In Doll's "Save the Date" she shows a soft side every once in awhile for the couple getting married, but mostly she dips into the darker side of herself. I love when people are real and divulge their "not so pretty" personality aspects. Where Doll comes up short for me is that she doesn't seem to be aware of the flaws she repeats over and over again. Maybe the audience for her book are the other elite New York City socialites who go to big (and small) fancy weddings to get drunk and hook up. I'm positive I wasn't the right reader since I found so little to enjoy in this book.
The biggest take away for me, is a reminder that I love going to weddings, and I know there will be more coming in my future since my sister in law recently got engaged. It's fun to be a guest and see the beginning of someone else's love story as I reflect on my own. My husband and I will be celebrating our 15 year anniversary in August, and it has been more than a tumultuous ride, but absolutely worth it. The wedding is just one day - maybe for the guests just as much as for the bride and groom, but the future for all of them is forever. My wish for all the weddings you attend in the future - be a good guest and try to leave your cynicism for love and for weddings aside as you watch the bride walk down the aisle. And maybe just maybe try to be conscious of over drinking as to not make a total fool of yourself.
Thursday, July 3, 2014
"How much we know and understand ourselves is critically important, but there is something that is even more essential to living a Wholehearted life: loving ourselves." - Brene Brown
Brene Brown's Ted Talk is one of my favorites of all time. Her quality to allow people to feel deeply and take a hard look at the way they live their lives inspires me. Researching predominately in the areas of shame and vulnerability helps her to guide people to a "Wholehearted Living" revolution. She defines wholehearted living as living with courage, compassion, connection, and deliberate boundaries. Her book "The Gifts of Imperfection: Let Go of Who You Think You're Supposed to Be and Embrace Who You Are" serves as a guide to wholehearted living and can truly change the way people view themselves and their lives.
Right when I moved to Crystal Lake, one of my very dear friends had a package waiting for me to welcome me to my new home. Inside she had bubble bath, some tea, a cute towel and the book "The Gifts of Imperfection." I cried a little when I got the package. Moving is overwhelming; the most overwhelming part is how much new there is every single day. New is great and change is important, but getting a wonderful package from home from someone who truly knows my soul made my whole week feel more normal. My friend's package was another reminder for me to stay open and know that I will find exactly what I need, exactly when I need it if I give myself a break.
Giving myself a break is sometimes easier said than done. My husband and I are the types of people who want to have everything completed RIGHT NOW, but after a major move to a new state where we know virtually no one, we are learning patience. Patience with home renovations. Patience with finding places. Patience with our daughters' see-sawing emotions as they transition away from everything they know into this new space, and most of all patience with ourselves. Brene Brown's book helped me to love myself even more through our new life beginning here and recognize that loving myself is the key to success through this journey of change.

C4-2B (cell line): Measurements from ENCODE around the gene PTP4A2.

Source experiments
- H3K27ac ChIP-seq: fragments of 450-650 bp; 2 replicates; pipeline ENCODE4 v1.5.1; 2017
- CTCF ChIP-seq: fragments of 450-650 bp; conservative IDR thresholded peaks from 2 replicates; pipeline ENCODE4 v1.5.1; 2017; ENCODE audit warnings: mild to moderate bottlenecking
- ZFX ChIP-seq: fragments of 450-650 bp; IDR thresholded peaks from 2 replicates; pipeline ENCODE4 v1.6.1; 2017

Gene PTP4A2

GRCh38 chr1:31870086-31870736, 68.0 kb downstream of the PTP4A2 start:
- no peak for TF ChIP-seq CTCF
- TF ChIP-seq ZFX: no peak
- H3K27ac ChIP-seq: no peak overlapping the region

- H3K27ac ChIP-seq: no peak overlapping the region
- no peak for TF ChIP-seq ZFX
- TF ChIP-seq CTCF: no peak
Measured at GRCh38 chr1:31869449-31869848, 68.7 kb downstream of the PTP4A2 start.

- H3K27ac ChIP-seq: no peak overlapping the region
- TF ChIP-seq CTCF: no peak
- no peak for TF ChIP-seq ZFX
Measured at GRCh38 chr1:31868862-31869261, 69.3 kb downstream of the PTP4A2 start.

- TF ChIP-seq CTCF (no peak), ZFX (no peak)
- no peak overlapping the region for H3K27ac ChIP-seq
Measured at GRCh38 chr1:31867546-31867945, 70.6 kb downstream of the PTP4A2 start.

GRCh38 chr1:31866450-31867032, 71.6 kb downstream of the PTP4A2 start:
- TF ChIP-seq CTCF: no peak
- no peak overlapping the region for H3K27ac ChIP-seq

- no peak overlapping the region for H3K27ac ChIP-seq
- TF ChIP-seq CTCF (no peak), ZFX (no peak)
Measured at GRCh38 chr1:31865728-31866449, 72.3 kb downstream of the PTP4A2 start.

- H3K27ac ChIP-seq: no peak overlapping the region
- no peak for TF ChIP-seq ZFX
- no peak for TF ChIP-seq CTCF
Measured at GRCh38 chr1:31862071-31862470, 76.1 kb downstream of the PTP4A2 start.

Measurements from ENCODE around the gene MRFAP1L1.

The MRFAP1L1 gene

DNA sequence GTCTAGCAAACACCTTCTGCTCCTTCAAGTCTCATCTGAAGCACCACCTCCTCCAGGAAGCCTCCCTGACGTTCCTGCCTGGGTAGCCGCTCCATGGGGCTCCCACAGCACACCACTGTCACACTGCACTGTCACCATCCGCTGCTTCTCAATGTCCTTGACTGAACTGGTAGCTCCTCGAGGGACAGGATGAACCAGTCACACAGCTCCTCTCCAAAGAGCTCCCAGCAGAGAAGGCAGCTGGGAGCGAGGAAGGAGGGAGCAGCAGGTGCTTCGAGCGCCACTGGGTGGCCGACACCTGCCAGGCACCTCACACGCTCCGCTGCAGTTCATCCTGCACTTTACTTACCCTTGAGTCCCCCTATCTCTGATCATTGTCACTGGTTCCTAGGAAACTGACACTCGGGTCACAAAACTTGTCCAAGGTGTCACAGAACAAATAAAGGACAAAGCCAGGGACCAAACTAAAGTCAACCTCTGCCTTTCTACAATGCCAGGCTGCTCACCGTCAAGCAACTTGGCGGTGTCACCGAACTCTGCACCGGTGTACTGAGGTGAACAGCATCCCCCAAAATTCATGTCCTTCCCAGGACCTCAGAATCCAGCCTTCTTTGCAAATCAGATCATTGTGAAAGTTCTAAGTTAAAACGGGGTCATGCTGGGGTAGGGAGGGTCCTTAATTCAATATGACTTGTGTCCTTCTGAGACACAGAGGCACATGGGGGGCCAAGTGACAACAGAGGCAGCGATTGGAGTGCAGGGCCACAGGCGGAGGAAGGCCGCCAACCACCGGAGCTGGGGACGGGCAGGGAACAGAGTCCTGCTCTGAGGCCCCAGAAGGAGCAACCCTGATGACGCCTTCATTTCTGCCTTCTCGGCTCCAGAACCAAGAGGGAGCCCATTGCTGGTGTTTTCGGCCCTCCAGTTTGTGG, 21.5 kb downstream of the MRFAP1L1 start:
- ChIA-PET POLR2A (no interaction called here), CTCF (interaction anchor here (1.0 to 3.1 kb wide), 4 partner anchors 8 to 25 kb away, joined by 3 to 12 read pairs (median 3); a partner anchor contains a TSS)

Each chapter of her book leads the reader through a series of guideposts (Letting go of what people think, letting go of perfectionism, letting go of numbing and powerlessness, letting go of scarcity and fear of the dark, letting go of the need for certainty, letting go of comparison, letting go of exhaustion as a status symbol and productivity as self-worth, letting go of anxiety as a lifestyle, letting go of self-doubt and "supposed to," letting go of being cool and "always in control"). The guidepost titles themselves were enough to motivate me, but Brown's soothing tones and down to earth approach on each of the topics through her life stories helped put everything in perspective for me especially during this huge time of transition in my life.
I don't need to be certain and being vulnerable in this new space is a given, but after reading Brown's lessons, I feel that I can give myself permission to be imperfect like when I tripped and almost did a face plant at the splash pad while trying to retrieve my 5 year old from the too high monkey bars, or when I accidentally hit the bumper of a car in the parking lot as I adjusted my GPS on my dashboard and tried to talk to my daughter at the same time. All this new takes focus, and I am constantly reminded that I need to concentrate to achieve that focus.
There are bound to be missteps, but I feel like Brown's book gave me even more tools to join the wholehearted revolution. I might not be perfect, but I am proud of who I am and even prouder of the person that I am becoming.
Each night as we sit down to our family dinner, my daughters, my husband and I all say our "charm" for the day ("charm" was a term that our daughter, Story, came up with when she was 3. It means to say what you are thankful for from the day). My charms come so rapidly since we have moved to this new community. I have so much to be grateful for - a beautiful new home, my amazing and quirky little family, friends who send me packages from home, my health, being surrounded by love and for new experiences and opportunities. Most of all I am thankful that I am beautifully imperfect and able to embrace myself exactly as I am.